Parliamentarians in two world wars
A number of New Zealand members of Parliament died while on active service in the two world wars that are commemorated on Anzac Day, 25 April.
As an MP observed upon the deaths of three MPs in 1941, Parliament would not want ‘to ask anything of the people which Parliament is not willing to undertake itself’ (NZPD, vol 261, 1941, p. 14).
In the First World War five members of the House of Representatives served – W H D Bell, J G Coates, J B Hine, T E Y Seddon and W D Stewart. Bell resigned his place in the House; the others retained their seats. Seddon and Stewart, who were from opposite sides of the House, ‘paired’ for the duration of the war so that their absence would not affect voting numbers. One member of the Legislative Council, W E Collins, also served.
Bell accompanied the New Zealand force which took possession of German Samoa before joining the British Army in France. He was killed in July 1917 on the Western Front. Coates was awarded the Military Cross and bar for his gallantry on the Western Front and was wounded at Passchendaele. Hine was severely wounded in Palestine. Stewart suffered from rheumatoid arthritis in Egypt and France; this invalided him back to New Zealand and crippled him for the remainder of his life.
In the Second World War some 13 MPs served during the war, four in the Home Service. They were J M Allen, J B F Cotterill, A N Grigg, J Hargest, A G Hultquist, W J Lyon, T H McCombs, T L Macdonald, R M Macfarlane, E P Meachen, C F Skinner, A F Moncur and C L Carr. A member of the Legislative Council, F Waite, also served.
Five MPs died on active service. Allen, who fought on Crete, was killed in action in Libya. Grigg, who had served in the First World War and was awarded the Military Cross, was also killed in action in Libya. Hargest died in Normandy after the D-Day invasion, having served with distinction in the First World War. In the Second World War he had served in Egypt, Greece and Crete and had escaped from a POW camp in Italy. Hultquist died of influenza after the fighting in Greece. Lyon, who had served with the British army in the First World War, was killed in action on Crete.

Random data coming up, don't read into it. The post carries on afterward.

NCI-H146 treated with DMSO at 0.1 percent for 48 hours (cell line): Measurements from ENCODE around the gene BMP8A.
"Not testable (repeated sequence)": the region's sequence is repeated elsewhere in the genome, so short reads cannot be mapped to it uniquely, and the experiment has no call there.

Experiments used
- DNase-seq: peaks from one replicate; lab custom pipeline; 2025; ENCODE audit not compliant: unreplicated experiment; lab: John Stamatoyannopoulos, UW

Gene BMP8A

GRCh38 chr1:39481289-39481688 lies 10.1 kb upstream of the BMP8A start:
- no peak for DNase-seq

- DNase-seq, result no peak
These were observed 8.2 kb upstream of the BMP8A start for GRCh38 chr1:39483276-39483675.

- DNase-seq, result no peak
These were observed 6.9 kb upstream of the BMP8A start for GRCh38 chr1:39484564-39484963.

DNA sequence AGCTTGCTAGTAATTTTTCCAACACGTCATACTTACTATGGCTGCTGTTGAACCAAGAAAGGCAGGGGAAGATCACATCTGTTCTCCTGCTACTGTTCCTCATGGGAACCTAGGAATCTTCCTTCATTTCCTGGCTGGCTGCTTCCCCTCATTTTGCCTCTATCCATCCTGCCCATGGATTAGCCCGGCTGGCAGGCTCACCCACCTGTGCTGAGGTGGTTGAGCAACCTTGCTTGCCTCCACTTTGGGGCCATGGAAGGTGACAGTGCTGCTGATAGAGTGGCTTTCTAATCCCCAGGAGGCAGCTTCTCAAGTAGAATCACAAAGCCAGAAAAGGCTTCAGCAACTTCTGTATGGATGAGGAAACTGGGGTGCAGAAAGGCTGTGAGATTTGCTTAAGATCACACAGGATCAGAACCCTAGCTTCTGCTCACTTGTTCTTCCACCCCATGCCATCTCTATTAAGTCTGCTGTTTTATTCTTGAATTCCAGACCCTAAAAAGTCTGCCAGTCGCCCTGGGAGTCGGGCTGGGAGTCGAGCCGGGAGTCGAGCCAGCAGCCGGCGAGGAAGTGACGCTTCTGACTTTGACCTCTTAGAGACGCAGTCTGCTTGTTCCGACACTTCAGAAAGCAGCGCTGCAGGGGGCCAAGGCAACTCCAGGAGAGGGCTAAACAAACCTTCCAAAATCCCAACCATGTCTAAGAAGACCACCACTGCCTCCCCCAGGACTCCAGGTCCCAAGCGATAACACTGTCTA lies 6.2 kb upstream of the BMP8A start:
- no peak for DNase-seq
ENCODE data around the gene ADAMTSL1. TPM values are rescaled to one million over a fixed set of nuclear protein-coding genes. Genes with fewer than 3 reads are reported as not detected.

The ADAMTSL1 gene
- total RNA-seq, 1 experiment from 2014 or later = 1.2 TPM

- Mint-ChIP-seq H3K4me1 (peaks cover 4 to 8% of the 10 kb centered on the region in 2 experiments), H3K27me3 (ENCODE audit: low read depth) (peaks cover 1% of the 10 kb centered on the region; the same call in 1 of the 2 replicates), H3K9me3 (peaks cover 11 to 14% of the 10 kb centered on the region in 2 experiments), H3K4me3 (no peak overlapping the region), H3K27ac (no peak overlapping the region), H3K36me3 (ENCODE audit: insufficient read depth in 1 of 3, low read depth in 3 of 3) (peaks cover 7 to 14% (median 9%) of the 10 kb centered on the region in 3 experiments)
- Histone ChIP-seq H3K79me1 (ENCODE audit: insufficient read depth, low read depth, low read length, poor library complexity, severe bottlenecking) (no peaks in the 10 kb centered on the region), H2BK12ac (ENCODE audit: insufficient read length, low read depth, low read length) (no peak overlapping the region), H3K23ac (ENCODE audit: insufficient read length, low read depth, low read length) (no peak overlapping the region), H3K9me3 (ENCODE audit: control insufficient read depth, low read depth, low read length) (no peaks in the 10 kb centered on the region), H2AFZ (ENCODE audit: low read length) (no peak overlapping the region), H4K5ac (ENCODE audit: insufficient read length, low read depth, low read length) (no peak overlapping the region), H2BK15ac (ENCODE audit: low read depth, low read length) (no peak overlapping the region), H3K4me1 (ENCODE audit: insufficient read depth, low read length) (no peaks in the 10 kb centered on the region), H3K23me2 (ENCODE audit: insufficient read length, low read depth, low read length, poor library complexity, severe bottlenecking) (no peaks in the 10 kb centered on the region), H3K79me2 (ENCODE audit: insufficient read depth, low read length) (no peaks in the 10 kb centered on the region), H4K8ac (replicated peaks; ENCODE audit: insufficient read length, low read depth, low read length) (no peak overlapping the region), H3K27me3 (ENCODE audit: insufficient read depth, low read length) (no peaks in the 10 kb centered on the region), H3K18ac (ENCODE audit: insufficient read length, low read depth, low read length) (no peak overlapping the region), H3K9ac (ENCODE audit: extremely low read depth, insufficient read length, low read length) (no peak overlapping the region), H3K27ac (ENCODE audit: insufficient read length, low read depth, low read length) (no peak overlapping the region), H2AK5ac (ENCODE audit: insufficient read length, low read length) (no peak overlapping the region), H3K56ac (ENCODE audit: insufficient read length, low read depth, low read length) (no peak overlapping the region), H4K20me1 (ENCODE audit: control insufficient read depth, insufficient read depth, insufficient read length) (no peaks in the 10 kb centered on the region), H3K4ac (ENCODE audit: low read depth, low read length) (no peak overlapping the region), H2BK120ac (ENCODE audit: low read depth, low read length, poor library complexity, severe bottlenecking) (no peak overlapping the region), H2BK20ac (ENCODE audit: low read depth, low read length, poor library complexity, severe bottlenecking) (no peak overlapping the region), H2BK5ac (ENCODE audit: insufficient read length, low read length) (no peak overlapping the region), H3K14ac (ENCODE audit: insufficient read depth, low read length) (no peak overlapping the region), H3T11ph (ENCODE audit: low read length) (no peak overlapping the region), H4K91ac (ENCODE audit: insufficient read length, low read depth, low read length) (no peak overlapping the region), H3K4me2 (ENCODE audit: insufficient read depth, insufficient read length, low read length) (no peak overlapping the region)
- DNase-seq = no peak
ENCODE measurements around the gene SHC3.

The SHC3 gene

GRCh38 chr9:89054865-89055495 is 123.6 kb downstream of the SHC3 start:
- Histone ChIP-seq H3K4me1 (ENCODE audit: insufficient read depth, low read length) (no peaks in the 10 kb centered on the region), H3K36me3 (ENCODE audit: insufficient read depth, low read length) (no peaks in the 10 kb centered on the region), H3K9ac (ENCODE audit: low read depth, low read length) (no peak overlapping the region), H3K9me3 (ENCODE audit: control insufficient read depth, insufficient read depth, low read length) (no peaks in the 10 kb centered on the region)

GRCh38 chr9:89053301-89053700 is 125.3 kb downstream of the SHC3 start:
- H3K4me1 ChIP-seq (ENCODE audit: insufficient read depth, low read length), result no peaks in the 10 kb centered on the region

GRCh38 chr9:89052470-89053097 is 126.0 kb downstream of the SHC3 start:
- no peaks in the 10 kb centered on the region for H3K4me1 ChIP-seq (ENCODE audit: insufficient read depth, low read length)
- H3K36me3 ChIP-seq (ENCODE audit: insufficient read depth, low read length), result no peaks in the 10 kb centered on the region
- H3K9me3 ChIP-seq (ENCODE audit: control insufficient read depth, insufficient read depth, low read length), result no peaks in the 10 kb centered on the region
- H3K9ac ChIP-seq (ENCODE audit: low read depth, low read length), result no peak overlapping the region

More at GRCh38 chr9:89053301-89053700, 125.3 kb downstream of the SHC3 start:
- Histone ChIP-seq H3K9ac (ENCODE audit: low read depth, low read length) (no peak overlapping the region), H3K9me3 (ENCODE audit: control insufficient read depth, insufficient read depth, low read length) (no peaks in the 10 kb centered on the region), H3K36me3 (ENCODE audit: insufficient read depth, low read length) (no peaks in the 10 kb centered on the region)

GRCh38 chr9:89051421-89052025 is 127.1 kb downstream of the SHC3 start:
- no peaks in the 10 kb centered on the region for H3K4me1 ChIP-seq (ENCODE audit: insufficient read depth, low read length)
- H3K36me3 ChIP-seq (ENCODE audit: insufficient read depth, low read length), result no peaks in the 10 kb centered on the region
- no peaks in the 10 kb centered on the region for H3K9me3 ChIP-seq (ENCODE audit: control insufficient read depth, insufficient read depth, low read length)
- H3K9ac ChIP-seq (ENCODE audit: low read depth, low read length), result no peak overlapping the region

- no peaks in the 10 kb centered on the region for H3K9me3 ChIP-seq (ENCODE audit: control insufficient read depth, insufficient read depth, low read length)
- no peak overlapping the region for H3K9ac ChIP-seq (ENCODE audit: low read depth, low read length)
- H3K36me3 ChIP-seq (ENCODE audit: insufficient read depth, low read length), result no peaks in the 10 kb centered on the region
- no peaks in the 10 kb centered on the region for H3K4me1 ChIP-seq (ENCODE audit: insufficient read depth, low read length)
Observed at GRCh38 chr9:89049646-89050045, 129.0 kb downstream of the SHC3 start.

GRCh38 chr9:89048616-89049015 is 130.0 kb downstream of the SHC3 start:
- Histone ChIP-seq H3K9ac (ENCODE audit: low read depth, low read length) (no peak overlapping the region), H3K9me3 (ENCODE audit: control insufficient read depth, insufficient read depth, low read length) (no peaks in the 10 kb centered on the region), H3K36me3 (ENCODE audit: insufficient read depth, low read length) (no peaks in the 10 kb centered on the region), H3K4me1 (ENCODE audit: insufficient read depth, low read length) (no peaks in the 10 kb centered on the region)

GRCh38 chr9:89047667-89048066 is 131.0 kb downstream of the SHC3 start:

New Zealand’s involvement in the two world wars and the contribution made by MPs are commemorated in Parliament House. The debating chamber, first used in late 1918, was dedicated to New Zealand’s wartime contribution. Around its walls are battle wreaths and plaques carved in wood. The 12 commemorating First World War battles were installed in 1918. The remaining 18 plaques, including those commemorating the Second World War, were added in the 1960s.
In the first-floor main foyer a roll of honour plaque lists the five MPs who died in active service in the Second World War. There is also a painting of Chunuk Bair depicting the deadly struggle in 1915 over this crucial vantage point on the Gallipoli peninsula. Close by the painting is a bronze plaque commemorating Lieutenant Colonel William Malone, an inspirational leader who fell during the attack on Chunuk Bair.
Regular tours of Parliament, including on Anzac Day, are available for those who might wish to see these commemorative works. Information on tour times and contact details can be found on the Tours and Educational Visits page (See related documents).